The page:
GRAVÉ DU PONT, (also called Dupont-Gravé, Gravé Le Pout, Pont-Gravé, or simply Le Pont or Gravé), FRANÇOIS, “noble homme,” a captain in the navy, in command at Tadoussac in 1603, at Port-Royal in 1605–6 and at Quebec in 1619–20; b. c. 1554 at Saint-Malo; d. in France sometime after 1629.
Gravé Du Pont had borne arms before becoming a merchant. He came up the St. Lawrence to trade furs at a very early date, reaching Trois-Rivières before 1599. Champlain credits him with playing a decisive role in obtaining the trading monopoly for Pierre Chauvin de Tonnetuit, which explains the fact that Troilus de La Roche de Mesgouez, feeling that his rights had been encroached upon, accused François Gravé of betraying “all those traders from Saint-Malo who had been his partners.” In 1600 Gravé Du Pont left Saint-Malo to take up residence at Honfleur. In the spring of this same year, he sailed for Tadoussac with Chauvin. He would have liked to go farther up the river, but his partner refused to do any exploring.
In 1603 we find Gravé Du Pont in the service of Aymar de Chaste, the new holder of the monopoly: the latter was in charge of the expedition, which Champlain had joined merely as an observer, and brought out with him two Indians whom he had taken to France on a previous voyage; with Champlain, François Gravé ascended the river as far as the falls later called Saint-Louis and made a new inventory of the St. Lawrence River.
After de Chaste’s death, Gravé became the deputy of the Sieur Du Gua de Monts, the newest successful bidder for the trading rights. On his 1604 voyage, he concerned himself exclusively with trading. In 1605 he brought supplies to the Acadian colony, and along with Champlain, he chose Port-Royal as the site for a new settlement; in 1605 and 1606, de Monts entrusted him with the command of the colony.
François Gravé Du Pont does not turn up in New France again until 1608 when, attempting to drive off the Basques who were trading despite prohibitions, he was defeated and wounded; in the autumn he returned to France, taking with him Duval’s accomplices in the plot against Champlain. From 1609 to 1618 inclusive, he came back into the St. Lawrence every year. In 1619 the merchants joined together to name him to replace Champlain at Quebec; the latter protested “that as far as the Sieur du Pont is concerned, I am his friend & his age will make me respect him like my father: but as for agreeing that he be given what by right & in all reason belongs to me, I shall not stand for it. . . . The Sieur du Pont & I having in the past lived on friendly terms, I want to continue to do so.” Champlain was obliged to remain in France, and Gravé was in command of the colony at Quebec until the spring of 1620, when Champlain presented himself, bearing a commission naming him lieutenant to the viceroy.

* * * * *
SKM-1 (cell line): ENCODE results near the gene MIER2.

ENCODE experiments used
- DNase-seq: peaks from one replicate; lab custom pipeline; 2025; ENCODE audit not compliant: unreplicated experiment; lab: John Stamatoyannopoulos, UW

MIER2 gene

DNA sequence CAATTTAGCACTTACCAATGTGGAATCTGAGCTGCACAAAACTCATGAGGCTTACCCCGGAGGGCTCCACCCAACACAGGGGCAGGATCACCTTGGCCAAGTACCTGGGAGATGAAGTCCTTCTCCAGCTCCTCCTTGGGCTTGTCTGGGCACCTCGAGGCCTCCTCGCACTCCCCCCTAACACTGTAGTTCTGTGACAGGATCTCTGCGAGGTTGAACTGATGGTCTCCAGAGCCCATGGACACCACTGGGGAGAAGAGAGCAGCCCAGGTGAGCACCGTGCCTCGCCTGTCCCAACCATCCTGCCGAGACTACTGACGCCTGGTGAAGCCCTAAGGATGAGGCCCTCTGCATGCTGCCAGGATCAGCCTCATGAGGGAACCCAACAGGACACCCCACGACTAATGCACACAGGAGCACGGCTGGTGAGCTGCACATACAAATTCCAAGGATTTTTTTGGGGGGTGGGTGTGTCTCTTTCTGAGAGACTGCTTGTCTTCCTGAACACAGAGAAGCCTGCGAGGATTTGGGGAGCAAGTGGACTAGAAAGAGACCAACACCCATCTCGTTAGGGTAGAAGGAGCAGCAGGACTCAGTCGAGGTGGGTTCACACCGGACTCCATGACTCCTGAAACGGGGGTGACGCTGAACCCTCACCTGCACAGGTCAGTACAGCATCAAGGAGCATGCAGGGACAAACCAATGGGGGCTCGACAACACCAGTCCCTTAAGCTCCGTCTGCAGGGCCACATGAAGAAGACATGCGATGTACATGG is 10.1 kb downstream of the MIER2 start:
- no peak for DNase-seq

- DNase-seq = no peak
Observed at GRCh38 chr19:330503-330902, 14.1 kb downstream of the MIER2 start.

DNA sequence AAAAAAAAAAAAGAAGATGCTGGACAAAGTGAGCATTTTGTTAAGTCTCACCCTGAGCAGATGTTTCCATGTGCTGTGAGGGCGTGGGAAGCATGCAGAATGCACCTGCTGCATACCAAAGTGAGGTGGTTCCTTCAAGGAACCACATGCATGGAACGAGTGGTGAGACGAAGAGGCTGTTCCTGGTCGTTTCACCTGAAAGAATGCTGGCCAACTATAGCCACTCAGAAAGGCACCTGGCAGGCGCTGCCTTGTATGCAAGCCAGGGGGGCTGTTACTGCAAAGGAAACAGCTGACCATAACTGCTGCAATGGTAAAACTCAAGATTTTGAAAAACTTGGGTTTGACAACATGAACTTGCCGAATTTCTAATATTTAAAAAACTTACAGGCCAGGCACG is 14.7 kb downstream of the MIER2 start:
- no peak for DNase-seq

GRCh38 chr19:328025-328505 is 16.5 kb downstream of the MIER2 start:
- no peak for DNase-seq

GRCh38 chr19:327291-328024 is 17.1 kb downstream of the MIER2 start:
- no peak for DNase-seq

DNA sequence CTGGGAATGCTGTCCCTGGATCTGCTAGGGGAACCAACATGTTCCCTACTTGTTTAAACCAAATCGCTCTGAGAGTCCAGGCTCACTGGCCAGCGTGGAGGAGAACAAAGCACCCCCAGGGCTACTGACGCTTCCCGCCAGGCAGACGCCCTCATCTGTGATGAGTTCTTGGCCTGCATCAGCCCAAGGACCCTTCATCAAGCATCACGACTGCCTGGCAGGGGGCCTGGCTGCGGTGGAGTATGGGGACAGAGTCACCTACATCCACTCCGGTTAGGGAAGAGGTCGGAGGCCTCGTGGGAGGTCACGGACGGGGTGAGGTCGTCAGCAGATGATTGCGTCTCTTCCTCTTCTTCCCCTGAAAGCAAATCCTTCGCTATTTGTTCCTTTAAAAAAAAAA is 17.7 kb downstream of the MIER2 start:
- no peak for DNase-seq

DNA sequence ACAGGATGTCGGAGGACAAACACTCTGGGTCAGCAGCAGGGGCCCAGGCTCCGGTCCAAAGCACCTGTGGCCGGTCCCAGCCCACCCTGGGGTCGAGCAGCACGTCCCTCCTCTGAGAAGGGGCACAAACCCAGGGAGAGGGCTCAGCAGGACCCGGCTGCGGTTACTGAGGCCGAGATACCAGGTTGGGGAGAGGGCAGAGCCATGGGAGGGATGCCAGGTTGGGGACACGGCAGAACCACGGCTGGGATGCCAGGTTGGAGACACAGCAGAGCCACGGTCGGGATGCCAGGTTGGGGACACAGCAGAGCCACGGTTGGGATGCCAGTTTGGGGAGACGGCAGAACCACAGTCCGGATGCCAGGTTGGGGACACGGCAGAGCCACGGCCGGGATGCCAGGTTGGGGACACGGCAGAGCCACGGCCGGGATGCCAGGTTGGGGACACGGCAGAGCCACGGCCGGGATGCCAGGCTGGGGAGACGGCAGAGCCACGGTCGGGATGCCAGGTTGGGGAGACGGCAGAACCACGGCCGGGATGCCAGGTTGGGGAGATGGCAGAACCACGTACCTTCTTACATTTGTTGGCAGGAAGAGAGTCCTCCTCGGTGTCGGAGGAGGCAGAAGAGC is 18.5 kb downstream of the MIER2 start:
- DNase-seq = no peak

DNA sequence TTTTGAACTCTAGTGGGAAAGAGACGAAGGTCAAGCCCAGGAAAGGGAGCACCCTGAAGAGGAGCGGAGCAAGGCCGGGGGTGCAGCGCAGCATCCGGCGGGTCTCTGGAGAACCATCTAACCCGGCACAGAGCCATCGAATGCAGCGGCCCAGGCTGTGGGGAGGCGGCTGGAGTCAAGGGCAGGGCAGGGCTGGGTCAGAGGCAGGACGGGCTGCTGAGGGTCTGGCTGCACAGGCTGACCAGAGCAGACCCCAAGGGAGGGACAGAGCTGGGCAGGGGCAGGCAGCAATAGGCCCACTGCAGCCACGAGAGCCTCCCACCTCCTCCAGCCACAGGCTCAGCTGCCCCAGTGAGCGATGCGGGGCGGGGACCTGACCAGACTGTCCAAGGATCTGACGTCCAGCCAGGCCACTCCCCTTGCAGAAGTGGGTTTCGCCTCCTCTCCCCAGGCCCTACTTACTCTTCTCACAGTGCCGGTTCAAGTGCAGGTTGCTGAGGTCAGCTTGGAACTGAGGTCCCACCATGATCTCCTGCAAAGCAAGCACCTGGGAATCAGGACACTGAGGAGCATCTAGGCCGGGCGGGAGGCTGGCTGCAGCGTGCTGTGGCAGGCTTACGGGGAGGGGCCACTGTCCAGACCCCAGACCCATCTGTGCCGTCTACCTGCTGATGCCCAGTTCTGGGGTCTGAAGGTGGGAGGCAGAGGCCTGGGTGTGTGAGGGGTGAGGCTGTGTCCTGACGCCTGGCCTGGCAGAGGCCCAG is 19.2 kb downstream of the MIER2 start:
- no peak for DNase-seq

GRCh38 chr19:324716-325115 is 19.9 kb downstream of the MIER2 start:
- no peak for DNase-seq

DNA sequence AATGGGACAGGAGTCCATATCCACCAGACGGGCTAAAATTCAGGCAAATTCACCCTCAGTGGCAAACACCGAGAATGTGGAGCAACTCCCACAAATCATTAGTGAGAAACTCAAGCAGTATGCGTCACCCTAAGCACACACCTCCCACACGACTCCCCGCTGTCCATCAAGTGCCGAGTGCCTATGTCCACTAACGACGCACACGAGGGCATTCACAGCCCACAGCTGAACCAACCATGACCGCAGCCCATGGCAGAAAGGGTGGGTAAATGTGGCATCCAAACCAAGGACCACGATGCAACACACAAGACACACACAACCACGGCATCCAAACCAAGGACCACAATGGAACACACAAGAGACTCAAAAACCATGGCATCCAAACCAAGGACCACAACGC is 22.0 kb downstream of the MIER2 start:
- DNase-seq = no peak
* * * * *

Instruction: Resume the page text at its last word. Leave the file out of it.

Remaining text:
Another conflict occurred the following year. The trading monopoly now belonged to the do Caëns, but Gravé arrived in the St. Lawrence to traffic in the name of the former associates. Champlain attempted to negotiate, but Guillaume de Caën confiscated François Gravé’s ship and then, disillusioned, returned it to him. When the de Caën company was merged by the king with that of the former associates, Gravé Du Pont entered Guillaume de Caën’s service, working for him continuously until 1629. He passed the winter at Quebec in 1622–23, returned in 1624, then spent the winter there again in 1625–26. Next Gravé, more than 70 years old, and having had heart trouble in Acadia and suffering badly from gout (this ailment had been particularly violent in the previous few years) reappeared at Quebec in 1627, to the surprise of all. As a result of his long experience with the Indians, Gravé was an indispensable person; it was for this reason that de Caen had asked him to come back once more. He remained at Quebec until 1629, suffering both from the famine and from his gout. In the spring of 1629, Champlain wanted him to go down the river to Gaspé in a boat fitted with a bedroom and in the care of people who would look after him. Gravé at first accepted, then changed his mind. He was still at Quebec, ill in bed, when it capitulated. Finally he set sail with the Jesuits for Tadoussac and thence to England. We do not know what became of him subsequently.
His unwavering friendship for Champlain, his personal services to the Recollets, the assistance he sometimes gave in exploration when he was responsible only for trading, his popularity with the Indians, all make of Gravé a very likable character; according to Sagard he was “jovial by nature,” even if he did sometimes lose his temper, “drink his liquor straight” and then roar for “relief from the pain of his gout.” Despite his old age and his recurrent periods of illness, he astonished his contemporaries by his indomitable energy, which in 1606 earned for him the praise of Lescarbot in the latter’s Adieu aux François.
Bréard, Documents relatifs à la marine normande, 65, 93–99, 100–34 (passim), 223–26 contains the inventory of all documents concerning Gravé Du Pont (no new ones have since come to light). Champlain, Works (Biggar), I, 125–65, 422n., 426, and n., et passim; II, 11–14, 32–35, 143–48, et passim; III, 24 ff., 177 ff., 228–230, et passim; IV, 361–66, et passim; V, 24–27, 39–48, et passim; VI, 29–38, et passim, Escrit of La Roche, quoted in Gustave Lanctot, “L’établissement du marquis de La Roche à l’ile de Sable,” CHA Report, 1933, 40. JR (Thwaites), I, 66, 76–80, “La conversion des sauvages”; 168–70; II, 26, 230; IV, 26. Lescarbot, Histoire (Tross), II, 426 f., 479–83, 521, 544–46, et passim; III, 17, “Les Muses de la Nouvelle-France.” Sagard, Histoire du Canada (Tross), I, 67, 243; IV, 859–61, 891.